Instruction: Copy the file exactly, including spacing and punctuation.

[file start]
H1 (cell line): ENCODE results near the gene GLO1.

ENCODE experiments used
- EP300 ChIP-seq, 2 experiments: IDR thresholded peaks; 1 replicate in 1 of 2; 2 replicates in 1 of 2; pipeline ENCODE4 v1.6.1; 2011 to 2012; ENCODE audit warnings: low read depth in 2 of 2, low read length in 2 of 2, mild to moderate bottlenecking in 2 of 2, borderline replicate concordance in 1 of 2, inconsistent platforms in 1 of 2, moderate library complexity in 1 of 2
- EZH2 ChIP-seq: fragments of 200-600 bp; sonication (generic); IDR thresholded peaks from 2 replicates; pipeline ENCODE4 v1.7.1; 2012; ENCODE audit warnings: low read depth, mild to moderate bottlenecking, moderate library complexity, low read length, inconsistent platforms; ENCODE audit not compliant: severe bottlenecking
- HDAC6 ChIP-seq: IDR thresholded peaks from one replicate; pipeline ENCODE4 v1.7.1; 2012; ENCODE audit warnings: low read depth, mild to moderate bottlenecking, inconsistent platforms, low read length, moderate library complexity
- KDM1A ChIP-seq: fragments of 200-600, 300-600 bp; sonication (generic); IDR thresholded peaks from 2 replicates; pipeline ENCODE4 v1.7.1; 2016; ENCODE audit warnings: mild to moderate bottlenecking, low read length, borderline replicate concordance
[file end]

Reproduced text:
H1 (cell line): ENCODE results near the gene GLO1.

ENCODE experiments used
- EP300 ChIP-seq, 2 experiments: IDR thresholded peaks; 1 replicate in 1 of 2; 2 replicates in 1 of 2; pipeline ENCODE4 v1.6.1; 2011 to 2012; ENCODE audit warnings: low read depth in 2 of 2, low read length in 2 of 2, mild to moderate bottlenecking in 2 of 2, borderline replicate concordance in 1 of 2, inconsistent platforms in 1 of 2, moderate library complexity in 1 of 2
- EZH2 ChIP-seq: fragments of 200-600 bp; sonication (generic); IDR thresholded peaks from 2 replicates; pipeline ENCODE4 v1.7.1; 2012; ENCODE audit warnings: low read depth, mild to moderate bottlenecking, moderate library complexity, low read length, inconsistent platforms; ENCODE audit not compliant: severe bottlenecking
- HDAC6 ChIP-seq: IDR thresholded peaks from one replicate; pipeline ENCODE4 v1.7.1; 2012; ENCODE audit warnings: low read depth, mild to moderate bottlenecking, inconsistent platforms, low read length, moderate library complexity
- KDM1A ChIP-seq: fragments of 200-600, 300-600 bp; sonication (generic); IDR thresholded peaks from 2 replicates; pipeline ENCODE4 v1.7.1; 2016; ENCODE audit warnings: mild to moderate bottlenecking, low read length, borderline replicate concordance